I would hate, and I mean hate it, when a teacher would yell at me or give me the correction: you are gripping your quads, work from the back of your legs. The correction itself is an insult because they are basically saying you are about to get thick thunder thighs, but they wouldn’t tell you how to work or engage the back of your legs… It was crazy, it was mind boggling, and it wasn’t until I was like, hmmm maybe 16 that I figured it out… And no teacher helped me… I figured it out on my own because I was sick and tired of it. I started teaching young students and I started watching their bodies break down, and I started developing my method of teaching. So, like all my all technical notes, here we go… Notes on the back of your legs… via enveloppé.
So, I get a lot of dancers who are already trained but have bad habits. I rarely get to start and finish a dancer as they all go away to year-round programs. With that being said, this post is really geared towards dancers who are already trained and are having a hard time feeling the backs of their legs. To feel the backs of the legs, I use enveloppé from a working back fifth position.
The whole concept of using the back of your legs is pretty difficult… When you are dancing, you usually aren’t thinking of the backs of your legs, mostly because you have been told to tendu and then get your leg up. So, you are standing in fifth position with the working leg back, and you really have to focus about the spiraling of your legs. As you tendu side, you are only going to move the heel by rotating forward. as you rotate “up and forward” your weight will start to shift, and you start to work through your metatarsals. While all this happening, you really have to focus on your hamstrings rotating forward, your sartorius and abductors rotating back… You will keep rotating until your heel is forward and you can slightly see the sole of your shoe… This means you might not have your leg directly side at all, and for this exercise that is totally ok. (You can modify this exercise to go to passé instead of sur le coup de pied) Now, you wait to keep rotating from the backs of your legs so hard that your leg lifts off the ground to degage height… and keep working the muscles in your legs spiraling into your hip joint. You then want to lift your leg higher using your psoas and obliques till your leg is fully rotated. Now the hard part…. With keeping the spiral, rotation, and tension in your leg that you have created (specifically your hamstring and calf rotating forward) you want to lift your knee slightly higher (to make space) for your leg to move, and rotate the heel of the working leg into the standing leg. (Basically, you are going for the passé) You want to keep the tension in your hamstring till you connect (wherever your teacher tells you passé is. For me, I tell my kids that the “indent” on above the inner knee has no technical anatomical name, and I tell them that God made it for passé). You never want to rest or be stagnate in passé, and you won’t be if you are constantly spiraling. Now that you are connected in passé, focus on the standing leg rotating forward, and using the spiral back towards the spine… From that spiral, rotate your heel forward to press into relevé and lift the working leg knee higher, from the hamstring. Everything moving upwards while the muscles are spiraling downwards towards the ground.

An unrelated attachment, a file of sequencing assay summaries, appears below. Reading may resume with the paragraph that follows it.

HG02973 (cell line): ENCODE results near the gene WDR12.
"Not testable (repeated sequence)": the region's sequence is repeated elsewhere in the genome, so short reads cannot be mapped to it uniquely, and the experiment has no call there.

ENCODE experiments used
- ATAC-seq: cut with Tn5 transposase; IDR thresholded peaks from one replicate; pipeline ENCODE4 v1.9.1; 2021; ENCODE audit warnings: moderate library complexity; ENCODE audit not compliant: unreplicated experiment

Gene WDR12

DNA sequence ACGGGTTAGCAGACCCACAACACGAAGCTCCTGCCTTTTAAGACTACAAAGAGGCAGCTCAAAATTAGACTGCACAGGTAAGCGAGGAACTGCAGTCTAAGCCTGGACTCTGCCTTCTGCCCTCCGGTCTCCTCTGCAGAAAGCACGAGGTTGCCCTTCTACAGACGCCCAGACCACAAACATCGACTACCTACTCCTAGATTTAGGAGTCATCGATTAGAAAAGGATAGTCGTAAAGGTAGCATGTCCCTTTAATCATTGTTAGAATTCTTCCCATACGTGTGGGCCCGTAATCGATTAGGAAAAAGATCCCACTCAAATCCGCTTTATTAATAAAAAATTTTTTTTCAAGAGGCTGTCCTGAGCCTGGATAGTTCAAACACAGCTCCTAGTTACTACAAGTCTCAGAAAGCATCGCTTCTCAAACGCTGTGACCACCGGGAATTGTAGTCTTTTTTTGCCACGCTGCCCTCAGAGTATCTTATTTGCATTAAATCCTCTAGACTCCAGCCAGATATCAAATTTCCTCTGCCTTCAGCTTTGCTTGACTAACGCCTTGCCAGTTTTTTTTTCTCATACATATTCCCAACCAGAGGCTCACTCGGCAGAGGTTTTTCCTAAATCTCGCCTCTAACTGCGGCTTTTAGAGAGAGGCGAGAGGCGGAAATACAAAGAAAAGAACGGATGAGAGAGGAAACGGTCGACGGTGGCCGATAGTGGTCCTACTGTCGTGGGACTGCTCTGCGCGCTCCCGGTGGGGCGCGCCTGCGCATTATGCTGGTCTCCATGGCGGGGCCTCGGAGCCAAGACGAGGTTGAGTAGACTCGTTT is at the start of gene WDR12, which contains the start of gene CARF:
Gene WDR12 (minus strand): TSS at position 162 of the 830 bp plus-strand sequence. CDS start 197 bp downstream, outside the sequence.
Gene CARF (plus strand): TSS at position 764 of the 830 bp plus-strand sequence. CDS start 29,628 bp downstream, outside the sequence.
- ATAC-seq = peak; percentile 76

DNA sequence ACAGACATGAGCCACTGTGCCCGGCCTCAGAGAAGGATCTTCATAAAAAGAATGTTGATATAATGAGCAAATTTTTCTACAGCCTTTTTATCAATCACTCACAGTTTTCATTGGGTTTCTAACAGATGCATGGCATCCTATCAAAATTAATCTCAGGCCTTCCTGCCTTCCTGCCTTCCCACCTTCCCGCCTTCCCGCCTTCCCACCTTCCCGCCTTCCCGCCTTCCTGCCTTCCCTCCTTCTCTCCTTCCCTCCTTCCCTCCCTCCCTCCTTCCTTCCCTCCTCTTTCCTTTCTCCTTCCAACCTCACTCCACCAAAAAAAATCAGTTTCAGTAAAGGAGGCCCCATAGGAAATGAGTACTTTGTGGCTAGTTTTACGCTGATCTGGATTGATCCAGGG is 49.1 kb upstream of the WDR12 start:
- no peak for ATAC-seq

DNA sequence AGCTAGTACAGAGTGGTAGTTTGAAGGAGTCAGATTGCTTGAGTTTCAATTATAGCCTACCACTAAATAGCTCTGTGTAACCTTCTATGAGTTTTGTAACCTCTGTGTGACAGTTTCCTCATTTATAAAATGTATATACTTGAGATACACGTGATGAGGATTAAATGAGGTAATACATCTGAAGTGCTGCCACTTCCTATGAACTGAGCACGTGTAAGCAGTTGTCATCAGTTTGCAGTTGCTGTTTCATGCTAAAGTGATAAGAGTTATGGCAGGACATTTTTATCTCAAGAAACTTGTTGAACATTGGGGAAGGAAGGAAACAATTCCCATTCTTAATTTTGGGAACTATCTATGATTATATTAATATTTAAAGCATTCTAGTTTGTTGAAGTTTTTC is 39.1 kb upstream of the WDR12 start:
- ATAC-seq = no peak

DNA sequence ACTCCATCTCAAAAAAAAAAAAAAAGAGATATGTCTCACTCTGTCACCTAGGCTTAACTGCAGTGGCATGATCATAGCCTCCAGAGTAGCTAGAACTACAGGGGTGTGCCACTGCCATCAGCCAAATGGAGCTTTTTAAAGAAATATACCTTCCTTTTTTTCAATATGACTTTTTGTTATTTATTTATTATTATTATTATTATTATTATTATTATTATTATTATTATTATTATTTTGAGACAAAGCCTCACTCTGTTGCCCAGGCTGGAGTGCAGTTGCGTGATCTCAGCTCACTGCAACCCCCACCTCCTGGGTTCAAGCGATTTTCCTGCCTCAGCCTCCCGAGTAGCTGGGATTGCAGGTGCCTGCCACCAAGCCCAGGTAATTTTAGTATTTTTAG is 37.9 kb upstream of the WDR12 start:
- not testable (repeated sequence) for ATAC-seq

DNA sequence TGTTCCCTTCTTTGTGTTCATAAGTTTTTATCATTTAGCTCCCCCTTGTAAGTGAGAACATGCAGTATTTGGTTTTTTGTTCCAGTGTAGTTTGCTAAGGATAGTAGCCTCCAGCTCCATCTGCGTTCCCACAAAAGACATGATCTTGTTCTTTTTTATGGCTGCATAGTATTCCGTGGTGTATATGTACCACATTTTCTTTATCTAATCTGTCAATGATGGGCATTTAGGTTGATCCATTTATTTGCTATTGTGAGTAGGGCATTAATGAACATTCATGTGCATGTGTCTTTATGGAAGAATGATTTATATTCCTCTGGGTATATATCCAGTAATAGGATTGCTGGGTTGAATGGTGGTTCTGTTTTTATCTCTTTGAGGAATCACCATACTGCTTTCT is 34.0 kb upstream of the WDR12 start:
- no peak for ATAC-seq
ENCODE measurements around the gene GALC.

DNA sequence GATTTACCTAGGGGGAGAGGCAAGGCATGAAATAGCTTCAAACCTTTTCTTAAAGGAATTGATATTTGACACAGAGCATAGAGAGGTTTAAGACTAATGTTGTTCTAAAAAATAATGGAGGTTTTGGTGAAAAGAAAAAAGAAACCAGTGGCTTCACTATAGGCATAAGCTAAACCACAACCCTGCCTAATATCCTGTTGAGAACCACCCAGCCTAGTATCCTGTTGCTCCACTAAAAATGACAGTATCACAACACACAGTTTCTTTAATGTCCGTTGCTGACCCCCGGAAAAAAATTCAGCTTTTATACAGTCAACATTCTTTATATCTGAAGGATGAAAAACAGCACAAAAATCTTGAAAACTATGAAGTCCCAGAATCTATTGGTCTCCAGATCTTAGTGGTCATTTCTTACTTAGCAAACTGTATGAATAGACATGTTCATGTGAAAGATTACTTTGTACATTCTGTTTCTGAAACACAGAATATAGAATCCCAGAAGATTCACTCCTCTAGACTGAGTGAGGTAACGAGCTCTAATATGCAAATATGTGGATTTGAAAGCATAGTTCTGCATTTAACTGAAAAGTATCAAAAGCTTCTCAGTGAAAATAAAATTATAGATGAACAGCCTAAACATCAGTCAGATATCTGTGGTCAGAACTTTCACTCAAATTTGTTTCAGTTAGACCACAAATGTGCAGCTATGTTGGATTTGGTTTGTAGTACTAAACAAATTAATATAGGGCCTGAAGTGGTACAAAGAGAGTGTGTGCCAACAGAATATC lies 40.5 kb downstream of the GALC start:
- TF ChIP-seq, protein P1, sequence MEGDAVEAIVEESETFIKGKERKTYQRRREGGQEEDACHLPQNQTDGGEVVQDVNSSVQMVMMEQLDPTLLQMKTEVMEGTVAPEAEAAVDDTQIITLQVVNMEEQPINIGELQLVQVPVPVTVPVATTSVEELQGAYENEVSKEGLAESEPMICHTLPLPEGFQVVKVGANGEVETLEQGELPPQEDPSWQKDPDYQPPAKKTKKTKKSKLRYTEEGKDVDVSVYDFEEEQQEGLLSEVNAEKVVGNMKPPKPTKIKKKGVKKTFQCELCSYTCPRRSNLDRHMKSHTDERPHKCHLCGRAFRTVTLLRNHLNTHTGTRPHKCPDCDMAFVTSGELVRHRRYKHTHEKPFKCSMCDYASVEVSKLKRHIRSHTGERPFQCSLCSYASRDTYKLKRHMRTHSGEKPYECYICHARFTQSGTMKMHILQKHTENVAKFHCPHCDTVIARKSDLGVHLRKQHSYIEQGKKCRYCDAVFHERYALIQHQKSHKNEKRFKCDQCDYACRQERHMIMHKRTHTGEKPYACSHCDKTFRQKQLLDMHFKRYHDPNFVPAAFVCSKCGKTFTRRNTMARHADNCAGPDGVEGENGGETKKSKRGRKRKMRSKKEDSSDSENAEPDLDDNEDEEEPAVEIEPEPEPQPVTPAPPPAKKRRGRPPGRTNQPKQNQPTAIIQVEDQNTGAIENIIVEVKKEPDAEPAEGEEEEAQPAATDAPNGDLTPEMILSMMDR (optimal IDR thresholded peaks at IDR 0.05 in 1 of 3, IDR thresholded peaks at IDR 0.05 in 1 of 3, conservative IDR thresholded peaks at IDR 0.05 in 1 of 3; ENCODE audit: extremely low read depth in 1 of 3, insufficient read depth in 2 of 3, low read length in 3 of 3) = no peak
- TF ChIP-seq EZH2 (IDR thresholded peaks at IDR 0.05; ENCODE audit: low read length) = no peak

While some teachers encourage cross training first to develop the muscle, so you can feel the muscle in class… I find that unless you already know how to engage the muscle, in applicable ballet exercises, that cross training the muscles doesn’t help as quickly.
Enveloppé I think really utilizes the backs of the legs quicker than developpé, and through the range of steps that make up the enveloppé you really get a sense of the backs of your legs.
side note: The weight in the standing leg is shifting as well, as your hips are the counter balance to the working leg… If you don’t know how to stabilize your hips, check out my turnout blog… I hope this helps all of you who have asked about working from the backs of your legs.
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4 responses to “Notes on working from the backs of your legs”
Thank you for sharing this information! I’ve been talking about the spiral of energy in the legs and entire body and now I can add your discoverys into my dancing and teaching. This will be very helpful!
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I was just trying to explain the spiraling technique to a student a few days ago – thanks for this article!!
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